Anyone who gets to know me as a web designer/developer will soon realize that I’m a bit of a zealot when it comes to clean design. I’m a programming “purist” who believes that real rewards come from doing things right the first time. I try religiously to follow the K.I.S.S. (“Keep It Simple, Stupid!”) Principle, eshewing the newest and fanciest trends unless they involve simplification.
I like to write HTML code by hand, carefully thinking about whether a tag should be given a DOM id or class, and whether that adds semantic meaning or not. I think the ultimate web site should operate in Lynx beautifully, and that the markup of graphical web pages in tables—teaching a generation of graphic designers to design-and-slice in Photoshop—was a horrible practice.
There were two books that, three-to-four years ago, really inspired me and made it possible for me to use careful XHTML+CSS design in my web work. I know that four years is like two decades in “web years” but these books are still timely, and one is just about to receive an update!
the Zen of CSS design
A non-technical book, The Zen of CSS Design: Visual Enlightenment for the Web (Voices That Matter) by Dave Shea and Molly E. Holzschlag is a sort of “companion coffee-table book” to the famous CSS Zen Garden. The Zen Garden was an experiment by which people were challenged to design creative new looks to a standard simple set of HTML. It was a way of inspiring people as early as 2003 to embrace CSS as a viable technology for freeing HTML markup from the ugliness that had become commonplace.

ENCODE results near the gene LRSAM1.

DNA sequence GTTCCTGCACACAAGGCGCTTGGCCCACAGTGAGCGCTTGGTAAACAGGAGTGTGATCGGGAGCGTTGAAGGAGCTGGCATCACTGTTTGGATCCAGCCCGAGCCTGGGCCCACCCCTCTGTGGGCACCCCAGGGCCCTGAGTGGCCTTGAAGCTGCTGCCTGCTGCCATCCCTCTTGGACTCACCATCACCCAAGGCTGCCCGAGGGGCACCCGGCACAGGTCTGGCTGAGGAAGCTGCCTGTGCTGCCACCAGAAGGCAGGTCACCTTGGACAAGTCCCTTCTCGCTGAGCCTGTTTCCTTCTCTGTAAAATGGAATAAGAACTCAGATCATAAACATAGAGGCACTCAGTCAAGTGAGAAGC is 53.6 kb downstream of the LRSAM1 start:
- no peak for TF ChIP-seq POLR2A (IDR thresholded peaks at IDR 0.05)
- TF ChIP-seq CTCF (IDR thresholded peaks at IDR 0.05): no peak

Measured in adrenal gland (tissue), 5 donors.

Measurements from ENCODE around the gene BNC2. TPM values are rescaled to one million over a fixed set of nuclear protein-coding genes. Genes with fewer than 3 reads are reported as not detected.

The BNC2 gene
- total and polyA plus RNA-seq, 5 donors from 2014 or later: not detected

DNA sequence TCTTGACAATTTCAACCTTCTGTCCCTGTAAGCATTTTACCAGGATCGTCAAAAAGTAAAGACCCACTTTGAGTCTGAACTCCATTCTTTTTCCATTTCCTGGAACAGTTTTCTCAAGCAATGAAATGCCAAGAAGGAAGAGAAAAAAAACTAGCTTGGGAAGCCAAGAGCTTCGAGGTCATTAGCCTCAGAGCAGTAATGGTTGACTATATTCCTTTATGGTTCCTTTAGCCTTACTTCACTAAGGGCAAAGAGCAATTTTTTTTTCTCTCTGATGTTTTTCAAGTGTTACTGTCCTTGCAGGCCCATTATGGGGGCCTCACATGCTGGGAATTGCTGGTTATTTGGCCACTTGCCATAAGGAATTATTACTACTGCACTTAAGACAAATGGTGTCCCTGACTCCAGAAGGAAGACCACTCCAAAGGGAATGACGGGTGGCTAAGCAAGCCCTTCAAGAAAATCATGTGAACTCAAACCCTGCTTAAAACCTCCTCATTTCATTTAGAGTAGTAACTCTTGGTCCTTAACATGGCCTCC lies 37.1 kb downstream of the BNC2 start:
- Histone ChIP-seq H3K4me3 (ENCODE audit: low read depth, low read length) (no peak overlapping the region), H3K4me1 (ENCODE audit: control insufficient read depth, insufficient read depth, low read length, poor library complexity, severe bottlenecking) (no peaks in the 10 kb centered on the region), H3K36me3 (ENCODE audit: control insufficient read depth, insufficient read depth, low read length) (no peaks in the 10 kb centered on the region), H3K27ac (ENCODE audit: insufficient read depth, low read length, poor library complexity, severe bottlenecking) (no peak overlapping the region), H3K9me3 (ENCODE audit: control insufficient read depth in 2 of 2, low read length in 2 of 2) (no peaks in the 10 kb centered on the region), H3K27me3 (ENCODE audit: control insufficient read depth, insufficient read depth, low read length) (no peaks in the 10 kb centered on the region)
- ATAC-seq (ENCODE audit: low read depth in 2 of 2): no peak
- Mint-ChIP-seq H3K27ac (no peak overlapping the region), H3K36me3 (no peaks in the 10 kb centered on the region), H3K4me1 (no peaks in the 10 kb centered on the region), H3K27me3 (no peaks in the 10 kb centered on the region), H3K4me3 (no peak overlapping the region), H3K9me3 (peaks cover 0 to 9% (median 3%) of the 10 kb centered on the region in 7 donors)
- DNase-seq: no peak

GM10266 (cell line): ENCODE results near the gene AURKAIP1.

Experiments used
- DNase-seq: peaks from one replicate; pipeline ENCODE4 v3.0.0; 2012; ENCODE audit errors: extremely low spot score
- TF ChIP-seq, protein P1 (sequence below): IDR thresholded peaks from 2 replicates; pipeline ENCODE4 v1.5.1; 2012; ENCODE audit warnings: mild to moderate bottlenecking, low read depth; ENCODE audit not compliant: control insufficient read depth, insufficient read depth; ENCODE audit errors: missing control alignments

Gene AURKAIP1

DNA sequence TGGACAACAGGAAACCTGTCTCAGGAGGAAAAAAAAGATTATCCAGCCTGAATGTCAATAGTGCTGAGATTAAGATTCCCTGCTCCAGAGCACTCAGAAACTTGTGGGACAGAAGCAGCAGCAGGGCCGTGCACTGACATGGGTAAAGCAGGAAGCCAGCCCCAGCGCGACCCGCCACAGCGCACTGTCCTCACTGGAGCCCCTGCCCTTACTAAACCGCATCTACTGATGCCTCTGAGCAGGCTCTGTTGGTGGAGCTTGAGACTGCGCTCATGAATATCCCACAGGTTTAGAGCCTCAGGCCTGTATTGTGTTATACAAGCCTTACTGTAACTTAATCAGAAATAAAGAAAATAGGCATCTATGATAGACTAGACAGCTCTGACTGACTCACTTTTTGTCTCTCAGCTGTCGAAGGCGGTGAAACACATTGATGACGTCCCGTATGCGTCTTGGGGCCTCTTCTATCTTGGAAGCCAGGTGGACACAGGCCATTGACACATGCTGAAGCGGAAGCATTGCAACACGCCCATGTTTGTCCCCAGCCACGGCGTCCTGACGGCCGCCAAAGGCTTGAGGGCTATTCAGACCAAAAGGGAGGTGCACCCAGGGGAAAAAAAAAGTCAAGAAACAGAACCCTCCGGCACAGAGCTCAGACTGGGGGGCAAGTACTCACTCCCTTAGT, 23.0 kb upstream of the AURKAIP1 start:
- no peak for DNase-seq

I stated that this is a “non-technical book” and should qualify that. It actually has a fair amount of technical discussion—like discussing how to incorporate PNG images while maintaining browser compatibility, and useful techniques for taking advantage of image transparency—but you will be hard-pressed to find a sinlge snippet of CSS or HTML.
Where the Zen of CSS Design stop short of the nuts-and-bolds technical CSS education, CSS Mastery: Advanced Web Standards Solutions by Andy Budd picks things up nicely. This is one of the best-written computer books I’ve ever read. The structure and language are so clear that I consumed it from cover to cover in a matter of hours! I love the emphasis on using existing HTML elements like lists for navigation bars with full graphical appearance and roll-over functionality. This is one of those books that I still look through on a regular basis.
The only disadvantage to this book is that, at the time of writing, Internet Explorer 7 had not been released yet, and a fair amount of time was spent talking about Netscape Navigator and IE5 for Windows and IE5.5 for Mac, and there was no mention of Safari or Opera.
Since much of real-life CSS work has to do with cross-browser support, an update to this book is sorely needed and guess what? It’s coming out in a few months!
If you can wait, pre-order CSS Mastery: Advanced Web Standards Solutions, Second Edition now. If you can’t wait, plan to buy both.
Over time I will write about other books I’ve found valuable for web designers, beginning and advanced. And hopefully a new generation of designers will be inspired to create clean, simple web sites.